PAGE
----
While charging an electric car at home is generally cheaper, public charging stations offer the convenience of charging on the go and the advantage of faster charging speeds.

Factors Influencing Charging Costs

Several factors impact the cost of charging an electric car. This section will discuss the primary influence of location and time of use rates.


The cost of electricity varies across states and county lines due to factors such as local energy sources and distribution infrastructure. 

To illustrate this, have a look at the table below, which has various Tesla models and their estimated cost to charge at home.

Time of Use Rates

The time of day you choose to charge will significantly impact how much you pay. Many utility providers offer Time of Use (TOU) rates, which means that the cost per kWh varies depending on the time of day or the electricity demand.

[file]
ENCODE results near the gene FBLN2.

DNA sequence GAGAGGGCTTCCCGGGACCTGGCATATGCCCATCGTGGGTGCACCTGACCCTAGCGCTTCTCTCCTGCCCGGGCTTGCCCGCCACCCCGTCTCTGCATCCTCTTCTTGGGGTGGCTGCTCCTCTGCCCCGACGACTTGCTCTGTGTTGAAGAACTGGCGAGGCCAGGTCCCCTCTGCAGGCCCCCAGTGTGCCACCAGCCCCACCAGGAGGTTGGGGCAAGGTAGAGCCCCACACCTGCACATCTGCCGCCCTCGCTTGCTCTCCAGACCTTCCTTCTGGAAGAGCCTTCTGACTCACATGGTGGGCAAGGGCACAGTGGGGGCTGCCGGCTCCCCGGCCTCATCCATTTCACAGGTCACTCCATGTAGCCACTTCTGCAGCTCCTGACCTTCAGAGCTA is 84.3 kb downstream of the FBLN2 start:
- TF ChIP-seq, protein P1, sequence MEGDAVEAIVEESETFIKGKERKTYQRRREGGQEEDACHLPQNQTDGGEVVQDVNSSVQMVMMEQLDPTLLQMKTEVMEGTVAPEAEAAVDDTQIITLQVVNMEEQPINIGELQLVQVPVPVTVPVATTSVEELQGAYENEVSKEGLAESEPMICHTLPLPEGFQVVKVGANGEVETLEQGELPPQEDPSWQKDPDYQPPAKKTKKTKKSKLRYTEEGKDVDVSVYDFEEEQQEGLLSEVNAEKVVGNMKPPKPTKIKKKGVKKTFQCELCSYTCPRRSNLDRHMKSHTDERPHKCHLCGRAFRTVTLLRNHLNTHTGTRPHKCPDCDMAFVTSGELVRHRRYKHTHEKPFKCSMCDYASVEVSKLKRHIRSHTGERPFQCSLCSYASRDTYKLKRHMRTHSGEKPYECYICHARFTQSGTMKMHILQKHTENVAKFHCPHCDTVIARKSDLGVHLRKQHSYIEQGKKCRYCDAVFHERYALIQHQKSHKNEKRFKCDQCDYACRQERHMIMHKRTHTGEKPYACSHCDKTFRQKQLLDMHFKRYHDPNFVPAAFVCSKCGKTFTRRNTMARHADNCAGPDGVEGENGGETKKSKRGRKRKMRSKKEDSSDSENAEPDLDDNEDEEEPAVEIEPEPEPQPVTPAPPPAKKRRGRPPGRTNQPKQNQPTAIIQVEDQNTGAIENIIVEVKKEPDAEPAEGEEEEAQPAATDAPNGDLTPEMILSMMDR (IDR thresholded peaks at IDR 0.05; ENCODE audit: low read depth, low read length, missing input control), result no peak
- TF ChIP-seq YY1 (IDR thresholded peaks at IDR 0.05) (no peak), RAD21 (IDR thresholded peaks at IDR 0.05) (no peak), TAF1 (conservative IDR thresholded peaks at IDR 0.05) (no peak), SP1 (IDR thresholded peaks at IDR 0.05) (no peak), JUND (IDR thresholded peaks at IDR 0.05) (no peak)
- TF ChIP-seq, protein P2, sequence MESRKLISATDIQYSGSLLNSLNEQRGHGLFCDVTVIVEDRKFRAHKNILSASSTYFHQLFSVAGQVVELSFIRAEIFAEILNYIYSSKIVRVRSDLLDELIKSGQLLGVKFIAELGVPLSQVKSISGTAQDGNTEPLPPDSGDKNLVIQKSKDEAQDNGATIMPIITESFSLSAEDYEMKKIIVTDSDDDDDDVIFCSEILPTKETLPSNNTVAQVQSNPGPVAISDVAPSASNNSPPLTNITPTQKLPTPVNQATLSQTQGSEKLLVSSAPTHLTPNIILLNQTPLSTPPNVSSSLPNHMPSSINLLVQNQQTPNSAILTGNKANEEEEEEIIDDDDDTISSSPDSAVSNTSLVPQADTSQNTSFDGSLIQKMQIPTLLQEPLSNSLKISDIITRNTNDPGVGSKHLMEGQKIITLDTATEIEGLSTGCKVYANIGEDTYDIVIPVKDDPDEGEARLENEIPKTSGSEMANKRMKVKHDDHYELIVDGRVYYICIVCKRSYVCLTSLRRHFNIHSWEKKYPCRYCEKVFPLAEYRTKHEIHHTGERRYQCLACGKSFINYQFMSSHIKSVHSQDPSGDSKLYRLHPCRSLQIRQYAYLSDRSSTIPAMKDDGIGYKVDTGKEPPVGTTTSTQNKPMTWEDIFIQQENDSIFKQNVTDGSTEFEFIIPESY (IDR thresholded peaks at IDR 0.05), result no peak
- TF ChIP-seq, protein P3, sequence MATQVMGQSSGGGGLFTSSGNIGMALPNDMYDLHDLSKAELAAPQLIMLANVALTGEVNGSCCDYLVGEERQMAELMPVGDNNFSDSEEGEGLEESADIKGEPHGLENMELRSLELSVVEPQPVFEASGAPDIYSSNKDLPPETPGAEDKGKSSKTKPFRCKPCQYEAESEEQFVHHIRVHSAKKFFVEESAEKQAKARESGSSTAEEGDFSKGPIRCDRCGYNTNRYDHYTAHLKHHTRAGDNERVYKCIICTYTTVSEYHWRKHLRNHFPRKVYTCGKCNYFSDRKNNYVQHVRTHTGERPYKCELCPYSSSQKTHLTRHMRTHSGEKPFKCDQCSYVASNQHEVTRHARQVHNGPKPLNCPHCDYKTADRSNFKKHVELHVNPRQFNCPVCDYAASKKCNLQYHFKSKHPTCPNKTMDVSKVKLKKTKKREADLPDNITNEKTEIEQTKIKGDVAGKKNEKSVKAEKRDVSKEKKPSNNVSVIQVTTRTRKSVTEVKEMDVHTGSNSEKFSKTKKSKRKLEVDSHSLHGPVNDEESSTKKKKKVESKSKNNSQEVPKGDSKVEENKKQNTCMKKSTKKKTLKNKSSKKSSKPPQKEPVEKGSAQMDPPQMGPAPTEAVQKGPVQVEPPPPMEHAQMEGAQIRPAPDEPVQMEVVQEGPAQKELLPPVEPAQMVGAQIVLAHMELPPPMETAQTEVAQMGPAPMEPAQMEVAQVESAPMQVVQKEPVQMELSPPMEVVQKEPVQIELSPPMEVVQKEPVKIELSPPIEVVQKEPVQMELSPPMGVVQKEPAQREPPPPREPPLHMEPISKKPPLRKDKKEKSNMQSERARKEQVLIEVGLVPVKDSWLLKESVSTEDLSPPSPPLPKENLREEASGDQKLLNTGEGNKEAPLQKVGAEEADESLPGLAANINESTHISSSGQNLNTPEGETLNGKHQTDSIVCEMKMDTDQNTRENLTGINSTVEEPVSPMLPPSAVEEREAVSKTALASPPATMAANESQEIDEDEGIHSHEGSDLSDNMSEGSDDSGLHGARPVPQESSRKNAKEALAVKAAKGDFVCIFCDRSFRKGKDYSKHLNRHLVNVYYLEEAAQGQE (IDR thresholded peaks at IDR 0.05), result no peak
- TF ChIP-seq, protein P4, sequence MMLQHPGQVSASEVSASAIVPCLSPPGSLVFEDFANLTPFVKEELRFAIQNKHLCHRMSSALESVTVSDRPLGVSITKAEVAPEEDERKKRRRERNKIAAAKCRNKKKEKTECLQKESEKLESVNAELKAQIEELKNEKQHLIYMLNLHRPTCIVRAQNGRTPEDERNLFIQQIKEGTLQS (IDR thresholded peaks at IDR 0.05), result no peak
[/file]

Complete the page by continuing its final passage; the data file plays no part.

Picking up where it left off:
Charging during off-peak hours will save you money. TOU rates can vary by provider and location, so it’s essential to research the specific rates in your area. 

Off-peak hours are usually during nighttime and early morning, while peak demand periods occur during the day and early evening.

Ways to Save on Charging Costs

Incentives and Discounts

As part of the broader Inflation Reduction Act, many utility companies, states, and municipalities offer rebates, tax incentives, or reduced electricity rates for EV owners. These incentives can significantly lower the overall charging cost.

For instance, some utilities provide a special electricity rate for EV owners, which can be lower than standard residential rates. If you pair this with the federal EV charger rebate scheme, you could further compound this saving.

Be sure to check with your local utility company or the Alternative Fuels Data Center to learn more about available incentives in your area.

At EV America, we help our readers research and take advantage of these incentives and discounts to maximize their savings. 

Off-peak Charging

This is an extension of the TOU section discussed earlier. Off-peak hours are typically late at night and early in the morning when the electricity demand is at its lowest.